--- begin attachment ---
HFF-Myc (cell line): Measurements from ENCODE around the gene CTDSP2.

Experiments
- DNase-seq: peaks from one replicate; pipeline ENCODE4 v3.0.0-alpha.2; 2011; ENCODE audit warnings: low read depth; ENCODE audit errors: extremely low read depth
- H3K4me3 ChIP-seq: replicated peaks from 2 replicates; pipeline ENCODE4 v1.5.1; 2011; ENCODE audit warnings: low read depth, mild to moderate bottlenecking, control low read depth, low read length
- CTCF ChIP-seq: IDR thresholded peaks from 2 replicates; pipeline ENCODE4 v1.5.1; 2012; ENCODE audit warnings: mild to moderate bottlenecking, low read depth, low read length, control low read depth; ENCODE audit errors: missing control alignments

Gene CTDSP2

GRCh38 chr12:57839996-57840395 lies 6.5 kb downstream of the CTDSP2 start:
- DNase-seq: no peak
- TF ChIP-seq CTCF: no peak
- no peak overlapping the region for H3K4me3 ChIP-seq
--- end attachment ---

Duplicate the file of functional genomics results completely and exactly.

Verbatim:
HFF-Myc (cell line): Measurements from ENCODE around the gene CTDSP2.

Experiments
- DNase-seq: peaks from one replicate; pipeline ENCODE4 v3.0.0-alpha.2; 2011; ENCODE audit warnings: low read depth; ENCODE audit errors: extremely low read depth
- H3K4me3 ChIP-seq: replicated peaks from 2 replicates; pipeline ENCODE4 v1.5.1; 2011; ENCODE audit warnings: low read depth, mild to moderate bottlenecking, control low read depth, low read length
- CTCF ChIP-seq: IDR thresholded peaks from 2 replicates; pipeline ENCODE4 v1.5.1; 2012; ENCODE audit warnings: mild to moderate bottlenecking, low read depth, low read length, control low read depth; ENCODE audit errors: missing control alignments

Gene CTDSP2

GRCh38 chr12:57839996-57840395 lies 6.5 kb downstream of the CTDSP2 start:
- DNase-seq: no peak
- TF ChIP-seq CTCF: no peak
- no peak overlapping the region for H3K4me3 ChIP-seq